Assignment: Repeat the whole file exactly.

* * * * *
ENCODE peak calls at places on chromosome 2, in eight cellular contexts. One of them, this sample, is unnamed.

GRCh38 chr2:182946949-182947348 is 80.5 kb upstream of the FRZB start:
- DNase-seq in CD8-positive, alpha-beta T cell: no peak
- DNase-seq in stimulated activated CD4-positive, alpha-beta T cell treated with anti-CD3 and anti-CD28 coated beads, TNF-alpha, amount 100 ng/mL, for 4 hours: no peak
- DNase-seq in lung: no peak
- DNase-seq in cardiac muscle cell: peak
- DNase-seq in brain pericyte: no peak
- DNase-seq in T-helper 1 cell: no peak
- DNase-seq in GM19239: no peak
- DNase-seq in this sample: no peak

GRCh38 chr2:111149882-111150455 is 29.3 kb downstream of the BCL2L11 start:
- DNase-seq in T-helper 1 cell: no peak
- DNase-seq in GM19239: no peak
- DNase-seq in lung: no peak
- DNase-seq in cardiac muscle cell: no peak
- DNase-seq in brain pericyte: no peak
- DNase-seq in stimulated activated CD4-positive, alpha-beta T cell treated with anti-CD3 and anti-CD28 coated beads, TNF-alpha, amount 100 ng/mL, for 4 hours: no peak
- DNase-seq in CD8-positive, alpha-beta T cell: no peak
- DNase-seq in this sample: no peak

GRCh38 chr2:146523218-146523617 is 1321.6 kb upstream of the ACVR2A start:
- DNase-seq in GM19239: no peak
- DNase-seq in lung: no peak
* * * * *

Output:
ENCODE peak calls at places on chromosome 2, in eight cellular contexts. One of them, this sample, is unnamed.

GRCh38 chr2:182946949-182947348 is 80.5 kb upstream of the FRZB start:
- DNase-seq in CD8-positive, alpha-beta T cell: no peak
- DNase-seq in stimulated activated CD4-positive, alpha-beta T cell treated with anti-CD3 and anti-CD28 coated beads, TNF-alpha, amount 100 ng/mL, for 4 hours: no peak
- DNase-seq in lung: no peak
- DNase-seq in cardiac muscle cell: peak
- DNase-seq in brain pericyte: no peak
- DNase-seq in T-helper 1 cell: no peak
- DNase-seq in GM19239: no peak
- DNase-seq in this sample: no peak

GRCh38 chr2:111149882-111150455 is 29.3 kb downstream of the BCL2L11 start:
- DNase-seq in T-helper 1 cell: no peak
- DNase-seq in GM19239: no peak
- DNase-seq in lung: no peak
- DNase-seq in cardiac muscle cell: no peak
- DNase-seq in brain pericyte: no peak
- DNase-seq in stimulated activated CD4-positive, alpha-beta T cell treated with anti-CD3 and anti-CD28 coated beads, TNF-alpha, amount 100 ng/mL, for 4 hours: no peak
- DNase-seq in CD8-positive, alpha-beta T cell: no peak
- DNase-seq in this sample: no peak

GRCh38 chr2:146523218-146523617 is 1321.6 kb upstream of the ACVR2A start:
- DNase-seq in GM19239: no peak
- DNase-seq in lung: no peak